Morning 4 hours train ride to Kozhikode. Later 2 hours of scenic drive to Kalpetta. Wayanad is one of the most scenic regions of Kerala with rolling hills covered with rain forests and rich plantations of Tea, Coffee, Rubber and various spices. With aboriginals of Kerala settled in the region whose culture is still intact in this protected zone, Wayanad region is little affected with the advent of tourism.
Here we go on nature trails in Wayanad Wildlife sanctuary and visit the Edakkal Caves which is believed to have been a shelter of neolithic people.
Estimated travel time: 4 hours
Leaving the hills for the plains, we stop for the night at the Mudumalai Wildlife Sanctuary. Mudumalai or "Ancient Hill Range" is situated at the base of the Nilgiri Hills.
The sanctuary, provides one of the most important refuges for the elephant and bison in India. The park encompasses some 320 sq kms of undulating terrain and varrying vegetation. There is a rich diversity of wildlife within the sanctaury including Nilgiri tahr, sambar, tiger, spotted deer, flying squirrel. And more than 120 species of birds, including heron, stork, egret, kite, falcon, peafowl, woodpecker, drongo and the warbler will keep the keen bird watchers happy.
We spend part of the afternoon on a short safari spotting the variety of wildlife within the park.
Estimated travel time: 4 hours
Leaving our wildlife adventure we now imagine life as a Maharaja on a guided tour of the Mysore Palace, formerly the seat of the famed Wodeyar Maharajas of Mysore. Later, join the throngs of pilgrims at Chamundi Hills, with its Chamundeswari Temple on top, and Nandi the Bull (the bull the god Shiva rides) a short walk below. Visit the Devaraja fruit and vegetable market, which is certainly one of the most colorful in India or maybe join in a yoga class at one of the many institutes.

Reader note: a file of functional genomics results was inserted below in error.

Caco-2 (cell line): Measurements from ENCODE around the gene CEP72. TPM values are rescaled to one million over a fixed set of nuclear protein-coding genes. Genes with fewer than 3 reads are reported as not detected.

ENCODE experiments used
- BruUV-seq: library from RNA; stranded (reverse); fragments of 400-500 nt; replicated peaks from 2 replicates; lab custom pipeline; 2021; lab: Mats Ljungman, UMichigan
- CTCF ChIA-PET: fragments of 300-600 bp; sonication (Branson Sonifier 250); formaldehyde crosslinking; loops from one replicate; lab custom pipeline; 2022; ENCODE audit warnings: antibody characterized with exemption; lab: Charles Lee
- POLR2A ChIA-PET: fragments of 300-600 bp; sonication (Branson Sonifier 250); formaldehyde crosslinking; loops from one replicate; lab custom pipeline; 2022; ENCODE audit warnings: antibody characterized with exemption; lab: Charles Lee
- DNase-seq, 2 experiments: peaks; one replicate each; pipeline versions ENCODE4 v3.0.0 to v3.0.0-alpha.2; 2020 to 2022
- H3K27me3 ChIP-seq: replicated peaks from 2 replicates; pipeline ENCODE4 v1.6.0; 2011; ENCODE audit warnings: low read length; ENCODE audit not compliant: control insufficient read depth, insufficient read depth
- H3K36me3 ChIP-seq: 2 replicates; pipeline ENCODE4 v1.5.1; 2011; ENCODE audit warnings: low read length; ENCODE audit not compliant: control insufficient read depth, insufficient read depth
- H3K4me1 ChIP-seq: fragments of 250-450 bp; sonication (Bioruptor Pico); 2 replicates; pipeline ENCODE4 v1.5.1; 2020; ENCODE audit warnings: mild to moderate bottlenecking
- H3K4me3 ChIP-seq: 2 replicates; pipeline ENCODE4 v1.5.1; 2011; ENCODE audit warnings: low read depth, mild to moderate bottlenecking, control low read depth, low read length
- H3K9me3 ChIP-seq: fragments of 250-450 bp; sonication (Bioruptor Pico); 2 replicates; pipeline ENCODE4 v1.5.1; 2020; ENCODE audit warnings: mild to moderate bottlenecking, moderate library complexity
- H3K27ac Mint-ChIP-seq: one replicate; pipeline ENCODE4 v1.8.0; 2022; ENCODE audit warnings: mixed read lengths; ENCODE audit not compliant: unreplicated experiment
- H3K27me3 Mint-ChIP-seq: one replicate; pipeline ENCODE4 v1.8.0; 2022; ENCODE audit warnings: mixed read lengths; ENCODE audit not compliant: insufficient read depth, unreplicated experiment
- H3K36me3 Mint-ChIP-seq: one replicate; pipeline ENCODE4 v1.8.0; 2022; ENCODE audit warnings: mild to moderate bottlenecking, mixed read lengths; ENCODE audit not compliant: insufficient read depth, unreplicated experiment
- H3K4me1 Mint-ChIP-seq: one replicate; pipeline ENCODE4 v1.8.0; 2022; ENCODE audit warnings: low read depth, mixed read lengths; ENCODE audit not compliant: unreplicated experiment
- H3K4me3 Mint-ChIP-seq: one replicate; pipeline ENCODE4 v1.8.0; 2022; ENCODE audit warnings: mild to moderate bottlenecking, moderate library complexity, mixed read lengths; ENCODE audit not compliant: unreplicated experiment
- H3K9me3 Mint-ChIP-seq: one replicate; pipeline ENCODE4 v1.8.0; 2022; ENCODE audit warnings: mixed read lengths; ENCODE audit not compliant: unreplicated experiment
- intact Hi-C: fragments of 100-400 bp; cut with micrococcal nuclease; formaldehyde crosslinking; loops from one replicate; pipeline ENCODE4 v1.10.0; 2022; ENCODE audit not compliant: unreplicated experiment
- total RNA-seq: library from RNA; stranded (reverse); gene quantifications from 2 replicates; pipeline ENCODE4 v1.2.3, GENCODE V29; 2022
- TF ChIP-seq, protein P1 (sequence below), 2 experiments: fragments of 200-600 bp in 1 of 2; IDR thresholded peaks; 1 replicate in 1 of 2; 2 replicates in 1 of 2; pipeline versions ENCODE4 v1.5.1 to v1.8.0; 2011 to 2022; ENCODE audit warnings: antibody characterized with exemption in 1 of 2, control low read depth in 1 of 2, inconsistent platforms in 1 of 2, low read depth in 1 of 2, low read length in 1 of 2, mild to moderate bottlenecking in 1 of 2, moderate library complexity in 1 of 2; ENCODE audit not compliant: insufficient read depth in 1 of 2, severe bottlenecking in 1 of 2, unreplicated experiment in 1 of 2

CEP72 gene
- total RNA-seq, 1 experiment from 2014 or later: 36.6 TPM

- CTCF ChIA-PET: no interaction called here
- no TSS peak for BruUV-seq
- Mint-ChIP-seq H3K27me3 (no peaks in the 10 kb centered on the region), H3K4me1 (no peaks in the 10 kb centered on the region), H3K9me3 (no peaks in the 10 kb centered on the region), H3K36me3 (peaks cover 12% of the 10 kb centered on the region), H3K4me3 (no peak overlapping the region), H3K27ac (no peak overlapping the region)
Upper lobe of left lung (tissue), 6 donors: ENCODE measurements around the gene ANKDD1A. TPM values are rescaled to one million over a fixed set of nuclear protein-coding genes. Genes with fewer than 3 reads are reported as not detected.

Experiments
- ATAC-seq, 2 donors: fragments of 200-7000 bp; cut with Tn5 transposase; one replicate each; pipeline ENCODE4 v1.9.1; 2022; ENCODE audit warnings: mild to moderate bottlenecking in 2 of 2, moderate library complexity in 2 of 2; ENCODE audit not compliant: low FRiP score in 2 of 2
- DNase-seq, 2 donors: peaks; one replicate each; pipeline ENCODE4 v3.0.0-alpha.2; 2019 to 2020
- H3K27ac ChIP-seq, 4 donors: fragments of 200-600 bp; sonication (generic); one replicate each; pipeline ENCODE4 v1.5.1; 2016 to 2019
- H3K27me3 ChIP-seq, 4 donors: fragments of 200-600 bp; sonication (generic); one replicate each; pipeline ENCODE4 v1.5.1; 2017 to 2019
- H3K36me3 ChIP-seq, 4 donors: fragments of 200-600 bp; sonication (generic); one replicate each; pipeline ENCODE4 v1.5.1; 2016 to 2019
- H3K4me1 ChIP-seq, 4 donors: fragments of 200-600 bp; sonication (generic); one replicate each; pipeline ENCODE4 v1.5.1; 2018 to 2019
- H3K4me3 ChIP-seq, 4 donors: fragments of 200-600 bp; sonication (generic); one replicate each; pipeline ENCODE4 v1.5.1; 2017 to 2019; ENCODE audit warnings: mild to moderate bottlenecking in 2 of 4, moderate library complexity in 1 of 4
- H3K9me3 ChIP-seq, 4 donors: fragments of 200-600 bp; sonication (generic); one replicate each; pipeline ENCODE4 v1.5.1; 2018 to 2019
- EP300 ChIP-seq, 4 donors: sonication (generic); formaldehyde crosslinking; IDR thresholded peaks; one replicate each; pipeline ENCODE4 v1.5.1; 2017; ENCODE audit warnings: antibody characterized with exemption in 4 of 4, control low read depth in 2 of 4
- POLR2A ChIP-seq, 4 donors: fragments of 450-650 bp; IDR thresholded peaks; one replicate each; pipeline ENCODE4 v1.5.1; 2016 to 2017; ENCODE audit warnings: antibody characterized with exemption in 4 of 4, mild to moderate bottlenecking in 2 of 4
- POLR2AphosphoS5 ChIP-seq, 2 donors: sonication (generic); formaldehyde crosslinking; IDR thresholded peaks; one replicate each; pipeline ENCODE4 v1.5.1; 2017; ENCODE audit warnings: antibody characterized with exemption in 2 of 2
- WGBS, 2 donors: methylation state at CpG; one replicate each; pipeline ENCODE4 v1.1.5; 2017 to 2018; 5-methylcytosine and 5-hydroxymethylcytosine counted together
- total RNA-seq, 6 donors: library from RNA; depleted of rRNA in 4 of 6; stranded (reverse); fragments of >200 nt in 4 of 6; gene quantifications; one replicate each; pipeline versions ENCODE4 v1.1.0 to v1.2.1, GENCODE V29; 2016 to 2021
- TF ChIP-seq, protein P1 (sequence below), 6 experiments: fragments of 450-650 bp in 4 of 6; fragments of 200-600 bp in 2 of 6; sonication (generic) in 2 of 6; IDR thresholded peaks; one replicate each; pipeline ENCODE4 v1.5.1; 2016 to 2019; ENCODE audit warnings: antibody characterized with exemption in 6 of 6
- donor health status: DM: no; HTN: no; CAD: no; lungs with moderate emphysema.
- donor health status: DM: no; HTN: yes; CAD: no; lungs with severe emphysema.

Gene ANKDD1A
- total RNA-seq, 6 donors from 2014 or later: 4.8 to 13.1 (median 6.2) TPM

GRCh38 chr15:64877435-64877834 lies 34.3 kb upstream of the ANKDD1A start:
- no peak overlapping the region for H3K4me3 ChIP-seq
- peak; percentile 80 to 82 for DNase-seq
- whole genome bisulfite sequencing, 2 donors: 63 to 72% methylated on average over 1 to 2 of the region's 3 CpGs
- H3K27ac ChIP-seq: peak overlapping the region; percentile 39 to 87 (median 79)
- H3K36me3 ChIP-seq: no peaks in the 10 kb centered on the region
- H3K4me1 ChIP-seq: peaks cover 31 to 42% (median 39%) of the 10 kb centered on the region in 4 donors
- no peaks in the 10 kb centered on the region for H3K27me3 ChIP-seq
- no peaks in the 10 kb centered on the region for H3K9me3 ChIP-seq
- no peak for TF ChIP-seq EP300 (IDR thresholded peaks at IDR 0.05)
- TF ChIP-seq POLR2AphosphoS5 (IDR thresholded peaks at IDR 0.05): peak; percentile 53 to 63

Along with sandalwood products, silk and crafts, Mysore is also famous for its celebration of the ten-day Navaratri (Dasara) festival held every year. According to Hindu mythology, the area around Mysore city was once the domain of the demon king Mahishasura, who grew too powerful and began to wreak havoc on the world. The Goddess Chamundeshwari defeated the demon, and became known as Mahishasura Mardhini (Slayer of Mahisha). It is this battle and the victory that are commemorated by the annual nine-day Navaratri festival. It is because of this legend that the temple of the Goddess Chamundeshwari, located atop Chamundi Hills, is such an important place of pilgrimage.
Of the 14000 metric tonnes of mulberry silk produced annually in India, Karnataka produces 9000, contributing nearly 70% of the country's total; most of this comes from the Mysore district. Go to see the local silkworm-rearing industry (seasonal) or simply haggle in the markets for clothing or raw material—this is the place for silk!
Mysore is also a popular destination for spiritual tourism, with many yoga instructors drawing international students for extended yoga programs, teachers of Sanskrit, kirtan chant, Ayurveda and other yogic forms also readily available.